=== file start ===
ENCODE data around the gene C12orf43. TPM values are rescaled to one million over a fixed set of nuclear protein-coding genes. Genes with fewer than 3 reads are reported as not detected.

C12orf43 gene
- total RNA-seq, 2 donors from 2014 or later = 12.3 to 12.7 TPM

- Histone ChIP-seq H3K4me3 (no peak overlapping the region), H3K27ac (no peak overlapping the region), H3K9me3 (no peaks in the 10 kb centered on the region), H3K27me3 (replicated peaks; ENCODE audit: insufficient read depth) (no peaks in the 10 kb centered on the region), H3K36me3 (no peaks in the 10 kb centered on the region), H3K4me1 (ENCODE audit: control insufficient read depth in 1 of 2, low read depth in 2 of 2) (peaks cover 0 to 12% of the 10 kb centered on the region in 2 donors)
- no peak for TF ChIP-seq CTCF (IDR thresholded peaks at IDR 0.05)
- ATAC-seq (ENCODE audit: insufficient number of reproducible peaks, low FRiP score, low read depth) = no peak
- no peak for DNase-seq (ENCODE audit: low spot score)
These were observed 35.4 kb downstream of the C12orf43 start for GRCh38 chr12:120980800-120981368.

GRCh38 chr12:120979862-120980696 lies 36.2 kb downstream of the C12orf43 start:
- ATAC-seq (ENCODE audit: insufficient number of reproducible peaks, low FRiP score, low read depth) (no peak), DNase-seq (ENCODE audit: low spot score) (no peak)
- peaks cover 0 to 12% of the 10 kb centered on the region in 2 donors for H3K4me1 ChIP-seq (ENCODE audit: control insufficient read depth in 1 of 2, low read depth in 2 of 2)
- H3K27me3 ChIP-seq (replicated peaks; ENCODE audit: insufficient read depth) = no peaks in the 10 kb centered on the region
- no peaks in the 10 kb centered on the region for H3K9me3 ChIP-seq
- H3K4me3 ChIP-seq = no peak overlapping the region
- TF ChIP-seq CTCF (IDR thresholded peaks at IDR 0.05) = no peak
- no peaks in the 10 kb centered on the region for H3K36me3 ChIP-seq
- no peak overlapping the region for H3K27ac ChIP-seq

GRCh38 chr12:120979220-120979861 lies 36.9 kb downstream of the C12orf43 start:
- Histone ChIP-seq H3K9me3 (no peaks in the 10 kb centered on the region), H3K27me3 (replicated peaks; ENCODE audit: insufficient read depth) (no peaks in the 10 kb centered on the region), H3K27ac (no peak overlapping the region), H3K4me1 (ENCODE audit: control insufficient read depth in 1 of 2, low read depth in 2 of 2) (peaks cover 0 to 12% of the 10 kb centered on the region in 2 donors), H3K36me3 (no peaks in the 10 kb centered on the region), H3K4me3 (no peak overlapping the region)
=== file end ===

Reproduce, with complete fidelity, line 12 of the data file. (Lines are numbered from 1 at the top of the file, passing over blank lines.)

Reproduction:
- H3K27me3 ChIP-seq (replicated peaks; ENCODE audit: insufficient read depth) = no peaks in the 10 kb centered on the region